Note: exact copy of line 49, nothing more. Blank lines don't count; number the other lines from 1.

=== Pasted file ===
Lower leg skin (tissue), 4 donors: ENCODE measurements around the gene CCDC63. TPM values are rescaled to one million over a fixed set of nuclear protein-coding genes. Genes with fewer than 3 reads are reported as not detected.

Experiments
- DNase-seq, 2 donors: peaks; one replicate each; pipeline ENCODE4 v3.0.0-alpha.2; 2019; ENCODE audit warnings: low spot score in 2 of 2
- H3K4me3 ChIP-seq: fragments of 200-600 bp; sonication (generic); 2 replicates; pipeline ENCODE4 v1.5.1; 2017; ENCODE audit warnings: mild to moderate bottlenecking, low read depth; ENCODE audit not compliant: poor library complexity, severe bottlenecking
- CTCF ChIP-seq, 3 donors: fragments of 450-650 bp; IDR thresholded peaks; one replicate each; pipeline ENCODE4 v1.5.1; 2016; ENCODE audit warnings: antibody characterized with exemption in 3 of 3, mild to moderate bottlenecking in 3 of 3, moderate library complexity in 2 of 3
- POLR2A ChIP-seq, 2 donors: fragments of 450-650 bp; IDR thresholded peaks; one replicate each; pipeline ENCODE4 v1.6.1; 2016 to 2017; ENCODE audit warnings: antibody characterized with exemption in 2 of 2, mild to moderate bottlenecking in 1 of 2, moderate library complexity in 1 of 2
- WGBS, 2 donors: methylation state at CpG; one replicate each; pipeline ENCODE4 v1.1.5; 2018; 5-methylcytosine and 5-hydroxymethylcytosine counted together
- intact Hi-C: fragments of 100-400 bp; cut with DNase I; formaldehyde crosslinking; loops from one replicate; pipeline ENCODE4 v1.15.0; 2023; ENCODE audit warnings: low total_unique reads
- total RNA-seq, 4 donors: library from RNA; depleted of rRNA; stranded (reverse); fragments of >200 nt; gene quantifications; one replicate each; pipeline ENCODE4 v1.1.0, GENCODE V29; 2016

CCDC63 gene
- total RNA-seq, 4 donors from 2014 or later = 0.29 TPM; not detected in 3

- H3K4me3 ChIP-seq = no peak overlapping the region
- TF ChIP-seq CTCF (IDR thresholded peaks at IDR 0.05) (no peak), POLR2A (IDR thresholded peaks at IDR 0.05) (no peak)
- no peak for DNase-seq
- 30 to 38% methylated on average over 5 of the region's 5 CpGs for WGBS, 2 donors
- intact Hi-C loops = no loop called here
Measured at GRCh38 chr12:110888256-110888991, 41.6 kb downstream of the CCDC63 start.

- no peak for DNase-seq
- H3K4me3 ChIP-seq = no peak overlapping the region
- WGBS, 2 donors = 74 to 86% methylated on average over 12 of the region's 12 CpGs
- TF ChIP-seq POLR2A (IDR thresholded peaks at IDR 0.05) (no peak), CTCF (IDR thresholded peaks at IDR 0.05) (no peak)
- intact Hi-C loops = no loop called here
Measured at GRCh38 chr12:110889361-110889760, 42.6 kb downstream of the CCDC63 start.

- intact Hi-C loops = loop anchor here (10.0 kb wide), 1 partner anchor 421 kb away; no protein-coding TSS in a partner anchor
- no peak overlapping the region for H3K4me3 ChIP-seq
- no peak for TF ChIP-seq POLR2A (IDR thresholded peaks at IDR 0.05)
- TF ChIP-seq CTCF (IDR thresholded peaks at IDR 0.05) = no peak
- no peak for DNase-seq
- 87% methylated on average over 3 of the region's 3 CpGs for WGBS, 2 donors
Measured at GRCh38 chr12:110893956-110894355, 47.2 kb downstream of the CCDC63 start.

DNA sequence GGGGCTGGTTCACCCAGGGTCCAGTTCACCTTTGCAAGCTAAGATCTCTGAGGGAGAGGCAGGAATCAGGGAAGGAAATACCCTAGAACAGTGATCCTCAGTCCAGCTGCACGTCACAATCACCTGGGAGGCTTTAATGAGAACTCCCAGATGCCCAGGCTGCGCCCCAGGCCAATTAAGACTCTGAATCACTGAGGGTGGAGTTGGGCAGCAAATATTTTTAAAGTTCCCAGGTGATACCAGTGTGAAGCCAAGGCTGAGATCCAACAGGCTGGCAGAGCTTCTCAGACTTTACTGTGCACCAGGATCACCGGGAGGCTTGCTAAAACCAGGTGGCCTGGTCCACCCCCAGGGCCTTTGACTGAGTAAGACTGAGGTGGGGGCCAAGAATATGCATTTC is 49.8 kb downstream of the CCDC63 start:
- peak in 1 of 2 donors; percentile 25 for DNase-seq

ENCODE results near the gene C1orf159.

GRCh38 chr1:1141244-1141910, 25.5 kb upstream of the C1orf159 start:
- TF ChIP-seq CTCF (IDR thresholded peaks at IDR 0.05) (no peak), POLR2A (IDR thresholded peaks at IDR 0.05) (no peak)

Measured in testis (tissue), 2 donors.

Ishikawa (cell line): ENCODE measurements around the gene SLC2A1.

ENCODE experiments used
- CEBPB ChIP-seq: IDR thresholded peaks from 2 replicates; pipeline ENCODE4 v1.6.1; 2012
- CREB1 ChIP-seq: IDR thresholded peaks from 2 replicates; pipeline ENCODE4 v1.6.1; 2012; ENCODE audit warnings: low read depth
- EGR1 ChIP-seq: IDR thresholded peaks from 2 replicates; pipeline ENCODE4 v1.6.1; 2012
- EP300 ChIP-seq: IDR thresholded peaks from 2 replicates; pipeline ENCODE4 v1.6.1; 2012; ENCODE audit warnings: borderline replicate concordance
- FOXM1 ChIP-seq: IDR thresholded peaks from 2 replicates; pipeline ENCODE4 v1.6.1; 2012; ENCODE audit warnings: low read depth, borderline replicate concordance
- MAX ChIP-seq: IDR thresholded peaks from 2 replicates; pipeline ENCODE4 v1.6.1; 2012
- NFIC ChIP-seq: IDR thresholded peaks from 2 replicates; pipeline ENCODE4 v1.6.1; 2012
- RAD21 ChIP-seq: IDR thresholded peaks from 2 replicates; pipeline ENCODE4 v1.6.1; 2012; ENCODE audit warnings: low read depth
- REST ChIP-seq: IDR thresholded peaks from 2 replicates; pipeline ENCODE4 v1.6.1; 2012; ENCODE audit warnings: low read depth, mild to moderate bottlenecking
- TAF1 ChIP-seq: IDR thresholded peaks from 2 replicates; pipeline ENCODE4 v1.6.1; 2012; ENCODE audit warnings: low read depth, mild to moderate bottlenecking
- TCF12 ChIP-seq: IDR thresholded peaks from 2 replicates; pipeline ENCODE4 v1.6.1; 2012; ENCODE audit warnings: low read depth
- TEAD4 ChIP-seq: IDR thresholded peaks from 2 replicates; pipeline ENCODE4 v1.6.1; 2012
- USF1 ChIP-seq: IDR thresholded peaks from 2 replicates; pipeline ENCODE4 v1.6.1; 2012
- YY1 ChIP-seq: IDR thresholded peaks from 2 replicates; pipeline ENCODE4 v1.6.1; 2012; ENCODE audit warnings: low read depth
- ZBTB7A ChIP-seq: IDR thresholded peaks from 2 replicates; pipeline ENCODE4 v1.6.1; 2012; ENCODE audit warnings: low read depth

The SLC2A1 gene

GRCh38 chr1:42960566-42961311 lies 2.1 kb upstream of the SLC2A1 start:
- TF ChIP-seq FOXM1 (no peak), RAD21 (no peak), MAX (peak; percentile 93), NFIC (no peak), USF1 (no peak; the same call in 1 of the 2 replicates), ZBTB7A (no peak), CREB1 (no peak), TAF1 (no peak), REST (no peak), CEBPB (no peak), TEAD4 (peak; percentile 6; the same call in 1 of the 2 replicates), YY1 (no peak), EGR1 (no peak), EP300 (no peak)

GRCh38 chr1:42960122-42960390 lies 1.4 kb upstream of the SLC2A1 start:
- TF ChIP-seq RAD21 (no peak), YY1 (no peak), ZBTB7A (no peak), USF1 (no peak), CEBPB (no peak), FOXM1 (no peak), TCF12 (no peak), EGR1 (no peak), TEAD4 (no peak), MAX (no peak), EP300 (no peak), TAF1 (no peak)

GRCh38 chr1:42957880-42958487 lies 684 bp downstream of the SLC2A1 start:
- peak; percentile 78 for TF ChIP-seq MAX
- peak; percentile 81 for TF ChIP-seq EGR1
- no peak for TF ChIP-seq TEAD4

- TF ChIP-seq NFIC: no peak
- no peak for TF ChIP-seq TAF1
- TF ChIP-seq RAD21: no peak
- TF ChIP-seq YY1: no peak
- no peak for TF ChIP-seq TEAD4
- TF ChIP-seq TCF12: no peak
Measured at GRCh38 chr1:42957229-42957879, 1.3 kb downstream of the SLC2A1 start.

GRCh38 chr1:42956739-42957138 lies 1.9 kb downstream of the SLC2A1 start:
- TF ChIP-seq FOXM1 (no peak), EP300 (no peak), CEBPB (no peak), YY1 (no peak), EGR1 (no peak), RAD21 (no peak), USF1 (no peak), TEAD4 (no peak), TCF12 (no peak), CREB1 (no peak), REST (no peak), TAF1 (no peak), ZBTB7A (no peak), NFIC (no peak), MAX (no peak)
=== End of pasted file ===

- TCF12 ChIP-seq: IDR thresholded peaks from 2 replicates; pipeline ENCODE4 v1.6.1; 2012; ENCODE audit warnings: low read depth